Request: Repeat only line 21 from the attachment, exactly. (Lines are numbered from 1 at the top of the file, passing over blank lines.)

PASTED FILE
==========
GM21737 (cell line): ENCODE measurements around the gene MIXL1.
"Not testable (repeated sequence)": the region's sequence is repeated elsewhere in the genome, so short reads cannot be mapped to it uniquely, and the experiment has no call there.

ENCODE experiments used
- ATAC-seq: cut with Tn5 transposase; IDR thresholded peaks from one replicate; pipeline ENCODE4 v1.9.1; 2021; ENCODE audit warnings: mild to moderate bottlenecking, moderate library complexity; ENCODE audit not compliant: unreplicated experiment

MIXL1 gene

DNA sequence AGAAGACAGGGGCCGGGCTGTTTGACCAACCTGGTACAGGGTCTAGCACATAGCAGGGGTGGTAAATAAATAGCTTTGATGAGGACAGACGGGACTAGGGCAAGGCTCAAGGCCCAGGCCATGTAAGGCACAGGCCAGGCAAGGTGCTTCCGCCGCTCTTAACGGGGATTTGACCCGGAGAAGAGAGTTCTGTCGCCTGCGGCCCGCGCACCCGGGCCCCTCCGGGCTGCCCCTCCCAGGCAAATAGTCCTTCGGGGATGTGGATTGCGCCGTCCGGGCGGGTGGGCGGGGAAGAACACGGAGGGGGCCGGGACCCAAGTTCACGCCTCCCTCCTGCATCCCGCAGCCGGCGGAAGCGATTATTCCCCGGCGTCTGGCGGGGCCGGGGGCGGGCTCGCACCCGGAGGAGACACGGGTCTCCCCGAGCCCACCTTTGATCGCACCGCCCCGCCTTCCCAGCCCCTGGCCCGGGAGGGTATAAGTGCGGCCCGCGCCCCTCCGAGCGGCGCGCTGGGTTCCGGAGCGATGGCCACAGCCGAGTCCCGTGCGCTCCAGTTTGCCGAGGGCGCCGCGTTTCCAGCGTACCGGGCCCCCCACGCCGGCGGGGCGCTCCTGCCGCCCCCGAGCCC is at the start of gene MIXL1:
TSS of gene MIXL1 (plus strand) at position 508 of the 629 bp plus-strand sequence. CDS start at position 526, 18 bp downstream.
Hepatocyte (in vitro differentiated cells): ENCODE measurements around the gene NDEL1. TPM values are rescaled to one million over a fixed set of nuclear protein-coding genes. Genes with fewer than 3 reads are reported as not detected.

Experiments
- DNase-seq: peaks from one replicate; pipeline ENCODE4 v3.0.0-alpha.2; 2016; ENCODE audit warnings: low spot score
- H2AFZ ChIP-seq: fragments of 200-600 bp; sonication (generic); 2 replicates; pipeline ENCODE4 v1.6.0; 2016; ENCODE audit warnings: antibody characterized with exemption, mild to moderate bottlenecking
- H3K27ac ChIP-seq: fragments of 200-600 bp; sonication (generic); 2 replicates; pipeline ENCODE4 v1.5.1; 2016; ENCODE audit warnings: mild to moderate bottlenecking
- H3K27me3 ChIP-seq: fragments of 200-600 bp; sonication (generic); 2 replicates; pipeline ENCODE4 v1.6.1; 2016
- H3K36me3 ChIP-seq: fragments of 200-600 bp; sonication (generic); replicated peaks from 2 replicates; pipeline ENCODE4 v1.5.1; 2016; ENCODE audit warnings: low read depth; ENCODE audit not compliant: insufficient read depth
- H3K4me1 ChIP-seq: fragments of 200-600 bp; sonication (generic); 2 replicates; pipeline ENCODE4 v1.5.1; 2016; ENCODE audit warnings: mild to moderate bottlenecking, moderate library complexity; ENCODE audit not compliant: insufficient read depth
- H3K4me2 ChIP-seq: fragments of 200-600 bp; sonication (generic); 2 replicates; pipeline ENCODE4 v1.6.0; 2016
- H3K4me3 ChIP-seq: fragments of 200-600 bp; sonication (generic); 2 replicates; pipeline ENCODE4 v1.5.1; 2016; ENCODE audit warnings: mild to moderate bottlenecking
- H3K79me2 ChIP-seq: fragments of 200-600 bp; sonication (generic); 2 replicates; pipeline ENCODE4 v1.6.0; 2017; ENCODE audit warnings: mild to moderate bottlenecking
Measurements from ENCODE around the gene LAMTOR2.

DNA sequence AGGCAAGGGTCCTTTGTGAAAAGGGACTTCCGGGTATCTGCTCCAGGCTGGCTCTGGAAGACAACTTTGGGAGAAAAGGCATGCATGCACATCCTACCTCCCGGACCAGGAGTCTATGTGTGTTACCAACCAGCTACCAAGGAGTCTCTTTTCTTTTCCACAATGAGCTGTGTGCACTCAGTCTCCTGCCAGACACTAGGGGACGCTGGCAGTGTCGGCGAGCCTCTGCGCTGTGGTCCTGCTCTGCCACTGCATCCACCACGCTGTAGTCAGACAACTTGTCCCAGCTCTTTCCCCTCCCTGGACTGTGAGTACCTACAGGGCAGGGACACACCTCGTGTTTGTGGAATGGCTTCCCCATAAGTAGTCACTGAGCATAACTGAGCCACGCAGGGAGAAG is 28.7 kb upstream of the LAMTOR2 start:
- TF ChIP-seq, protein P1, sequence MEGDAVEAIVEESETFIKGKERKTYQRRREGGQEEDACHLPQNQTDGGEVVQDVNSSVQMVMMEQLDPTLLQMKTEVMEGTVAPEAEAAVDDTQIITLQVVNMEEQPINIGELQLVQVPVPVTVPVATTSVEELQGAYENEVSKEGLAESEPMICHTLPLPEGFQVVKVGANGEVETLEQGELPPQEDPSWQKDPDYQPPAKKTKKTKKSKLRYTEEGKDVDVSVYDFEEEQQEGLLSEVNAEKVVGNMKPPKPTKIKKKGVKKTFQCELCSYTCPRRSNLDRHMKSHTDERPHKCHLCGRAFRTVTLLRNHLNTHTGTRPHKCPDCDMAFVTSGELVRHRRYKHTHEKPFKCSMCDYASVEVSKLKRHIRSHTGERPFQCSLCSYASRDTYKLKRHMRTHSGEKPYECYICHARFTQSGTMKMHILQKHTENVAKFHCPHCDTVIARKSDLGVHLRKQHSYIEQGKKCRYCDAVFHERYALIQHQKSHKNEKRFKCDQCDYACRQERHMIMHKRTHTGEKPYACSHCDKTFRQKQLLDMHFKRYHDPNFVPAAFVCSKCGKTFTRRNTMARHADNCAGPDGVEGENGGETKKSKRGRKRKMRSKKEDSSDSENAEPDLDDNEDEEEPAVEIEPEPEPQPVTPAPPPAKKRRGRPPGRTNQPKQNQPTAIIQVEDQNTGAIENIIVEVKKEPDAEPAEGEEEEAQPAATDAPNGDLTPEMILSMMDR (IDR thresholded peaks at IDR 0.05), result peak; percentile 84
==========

- TF ChIP-seq, protein P1, sequence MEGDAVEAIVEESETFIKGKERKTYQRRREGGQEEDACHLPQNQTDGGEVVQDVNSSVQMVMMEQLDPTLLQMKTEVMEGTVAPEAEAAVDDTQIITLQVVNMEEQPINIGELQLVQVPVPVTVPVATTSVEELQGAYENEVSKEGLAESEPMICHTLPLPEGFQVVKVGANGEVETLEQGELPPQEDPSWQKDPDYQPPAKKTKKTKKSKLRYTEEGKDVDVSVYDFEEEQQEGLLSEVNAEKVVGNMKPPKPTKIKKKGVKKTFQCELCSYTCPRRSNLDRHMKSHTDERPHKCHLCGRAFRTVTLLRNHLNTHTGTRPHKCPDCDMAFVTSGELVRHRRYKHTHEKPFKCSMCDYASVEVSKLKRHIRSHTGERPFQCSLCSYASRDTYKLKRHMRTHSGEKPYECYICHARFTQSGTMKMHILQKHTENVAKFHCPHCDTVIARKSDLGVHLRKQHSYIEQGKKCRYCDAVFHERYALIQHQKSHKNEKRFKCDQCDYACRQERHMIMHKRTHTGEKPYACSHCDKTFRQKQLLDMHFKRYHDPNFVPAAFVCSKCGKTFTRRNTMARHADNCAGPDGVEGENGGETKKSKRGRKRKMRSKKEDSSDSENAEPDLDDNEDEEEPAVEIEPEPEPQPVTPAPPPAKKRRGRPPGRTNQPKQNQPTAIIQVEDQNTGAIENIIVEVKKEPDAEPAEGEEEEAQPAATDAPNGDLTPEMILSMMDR (IDR thresholded peaks at IDR 0.05), result peak; percentile 84